About Money Tree Soil & Care
Money tree (Pachira aquatica) is a tropical plant from South America that’s kept as a houseplant for good luck.
This fascinating plant is also known as Guiana chestnut or Malabar chestnut.
What’s so interesting about this indoor plant?
- Its five-leaf branches are thought to represent the five Feng Shui elements.
- Sometimes, you may find an extra leaf (or two), which supposedly brings good fortune and good luck.
- The braided money tree we know as an indoor plant is a decorated rendition of the plant found in the native habitat. The braided trunks are designed by growers when the plant is young to create an appealing bonsai plant.
Moreover, it’s a low-maintenance plant that you can easily nurture when paired with the right soil.
Let’s now look at the basics of money tree plant care:
1. Find the Best Money Tree Soil
Choosing the best soil is vital for money tree care.
Money tree plants can survive in most types of indoor soil, like succulents and cactus soil. However, they won’t thrive in those mixes.
To maximize their growth potential, they need a soil mix with:
Good drainage and water retention to keep the plant’s root system moist but not wet. Retaining excess water can cause root rot in your money plant.
Loose and aerated soil to enable root growth.
Essential nutrients or fertilizer for plant growth.
2. Provide Good Money Plant Care
Sure, using the right soil is important. But that’s not the only aspect of money tree care!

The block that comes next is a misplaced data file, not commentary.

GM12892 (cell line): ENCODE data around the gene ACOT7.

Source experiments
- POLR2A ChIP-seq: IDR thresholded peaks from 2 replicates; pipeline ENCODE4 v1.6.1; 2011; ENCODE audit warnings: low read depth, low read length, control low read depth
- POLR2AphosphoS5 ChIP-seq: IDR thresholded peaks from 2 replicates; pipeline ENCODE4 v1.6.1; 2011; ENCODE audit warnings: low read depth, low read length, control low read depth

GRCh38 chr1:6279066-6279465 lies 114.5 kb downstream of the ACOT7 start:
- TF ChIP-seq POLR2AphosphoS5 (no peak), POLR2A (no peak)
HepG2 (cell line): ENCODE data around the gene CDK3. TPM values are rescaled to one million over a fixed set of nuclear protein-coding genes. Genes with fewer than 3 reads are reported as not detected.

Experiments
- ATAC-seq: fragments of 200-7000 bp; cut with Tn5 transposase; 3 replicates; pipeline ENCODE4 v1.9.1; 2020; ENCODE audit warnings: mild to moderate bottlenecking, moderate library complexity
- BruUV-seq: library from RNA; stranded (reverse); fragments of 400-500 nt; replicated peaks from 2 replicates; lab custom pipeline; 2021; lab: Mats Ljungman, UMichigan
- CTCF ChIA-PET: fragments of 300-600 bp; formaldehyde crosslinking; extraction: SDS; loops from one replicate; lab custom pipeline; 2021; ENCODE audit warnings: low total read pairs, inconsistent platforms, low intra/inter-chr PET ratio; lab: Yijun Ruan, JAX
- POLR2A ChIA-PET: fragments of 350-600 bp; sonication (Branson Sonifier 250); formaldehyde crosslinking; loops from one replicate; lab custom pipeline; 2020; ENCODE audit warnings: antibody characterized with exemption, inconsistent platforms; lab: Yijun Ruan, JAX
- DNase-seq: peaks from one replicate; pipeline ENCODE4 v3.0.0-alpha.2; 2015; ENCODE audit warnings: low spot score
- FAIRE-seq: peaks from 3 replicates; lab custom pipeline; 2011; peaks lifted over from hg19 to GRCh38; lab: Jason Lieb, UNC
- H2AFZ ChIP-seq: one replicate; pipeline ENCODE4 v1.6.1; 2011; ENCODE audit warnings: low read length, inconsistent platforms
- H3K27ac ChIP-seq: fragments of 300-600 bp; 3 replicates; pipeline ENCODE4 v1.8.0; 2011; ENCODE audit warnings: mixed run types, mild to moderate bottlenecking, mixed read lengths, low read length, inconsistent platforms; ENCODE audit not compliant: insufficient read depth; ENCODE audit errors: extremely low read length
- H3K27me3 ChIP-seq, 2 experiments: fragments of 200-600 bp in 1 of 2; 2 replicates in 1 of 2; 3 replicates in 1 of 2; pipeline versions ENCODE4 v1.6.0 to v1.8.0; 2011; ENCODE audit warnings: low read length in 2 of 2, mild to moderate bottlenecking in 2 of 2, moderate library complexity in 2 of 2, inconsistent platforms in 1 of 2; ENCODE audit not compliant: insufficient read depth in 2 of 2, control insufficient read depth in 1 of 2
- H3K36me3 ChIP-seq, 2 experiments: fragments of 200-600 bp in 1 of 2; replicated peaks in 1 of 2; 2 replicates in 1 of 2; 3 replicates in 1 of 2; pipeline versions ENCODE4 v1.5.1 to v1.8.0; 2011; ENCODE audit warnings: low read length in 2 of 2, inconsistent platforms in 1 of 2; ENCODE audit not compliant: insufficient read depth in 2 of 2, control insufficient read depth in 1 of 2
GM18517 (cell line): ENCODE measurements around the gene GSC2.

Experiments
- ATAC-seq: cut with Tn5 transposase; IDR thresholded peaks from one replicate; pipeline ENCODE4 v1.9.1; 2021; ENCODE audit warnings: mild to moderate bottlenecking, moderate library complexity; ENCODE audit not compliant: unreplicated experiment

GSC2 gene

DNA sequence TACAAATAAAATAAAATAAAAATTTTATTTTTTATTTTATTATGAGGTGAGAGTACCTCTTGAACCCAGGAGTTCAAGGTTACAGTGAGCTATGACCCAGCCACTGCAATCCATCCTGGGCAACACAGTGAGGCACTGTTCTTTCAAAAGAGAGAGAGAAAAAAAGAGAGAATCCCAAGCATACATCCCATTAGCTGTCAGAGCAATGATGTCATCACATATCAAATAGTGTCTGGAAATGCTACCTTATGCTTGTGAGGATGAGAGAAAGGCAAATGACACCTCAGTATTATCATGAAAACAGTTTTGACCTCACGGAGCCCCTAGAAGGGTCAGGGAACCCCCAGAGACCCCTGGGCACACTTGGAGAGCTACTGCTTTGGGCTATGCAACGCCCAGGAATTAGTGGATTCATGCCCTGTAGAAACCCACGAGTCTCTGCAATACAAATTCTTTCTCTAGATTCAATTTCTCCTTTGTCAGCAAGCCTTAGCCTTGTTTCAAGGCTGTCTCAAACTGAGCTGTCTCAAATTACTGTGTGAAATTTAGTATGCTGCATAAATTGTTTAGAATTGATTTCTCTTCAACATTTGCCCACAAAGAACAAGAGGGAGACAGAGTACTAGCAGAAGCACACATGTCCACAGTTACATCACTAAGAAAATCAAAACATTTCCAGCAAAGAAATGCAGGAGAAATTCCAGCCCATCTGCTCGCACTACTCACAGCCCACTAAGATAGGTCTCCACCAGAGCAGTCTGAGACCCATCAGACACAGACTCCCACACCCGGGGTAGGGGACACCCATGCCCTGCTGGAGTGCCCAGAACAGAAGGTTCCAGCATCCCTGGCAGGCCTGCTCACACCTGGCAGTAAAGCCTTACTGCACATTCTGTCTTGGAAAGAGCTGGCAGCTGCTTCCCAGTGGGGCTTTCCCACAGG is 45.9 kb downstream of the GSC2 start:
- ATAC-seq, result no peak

Follow these handy tips to help your money tree thrive:
- This houseplant needs indirect light. But since it’s a tropical plant, keep it in low light areas with high humidity.
- You can keep it in an office with fluorescent light and humidifiers, even if it doesn’t get indirect sunlight.
- Use a container with a drainage hole 2-3 inches larger than the plant’s root ball.
- Water the plant only when the top 2-4 inches of soil dry out. While watering, add water until it flows out of the drainage hole.
- During the growing season (spring to fall), add fertilizer once a month.
- For bonsai plant care, prune any leaf or branch that grows too wide. You can use cuttings of stems with green leaves for propagation.
- Repot the plant every 2-3 years in fresh soil.
3. Identify Money Tree Problems
Address these money plant care issues as soon as possible:
- Scorched money tree leaves are a common problem when the plant receives direct sunlight. Move it into an area with bright indirect light (fluorescent light or sunlight) and more humidity.
- Yellow leaves could mean your money plant isn’t getting enough sunlight. So, keep the plant in an area with bright light.
- Drooping leaves are a common problem with ineffective watering or unsuitable potting soil.
- Root rot and brown spots on the leaves can indicate overwatering or bad drainage. So, reduce your watering frequency or add fresh soil to your soil mix to improve drainage.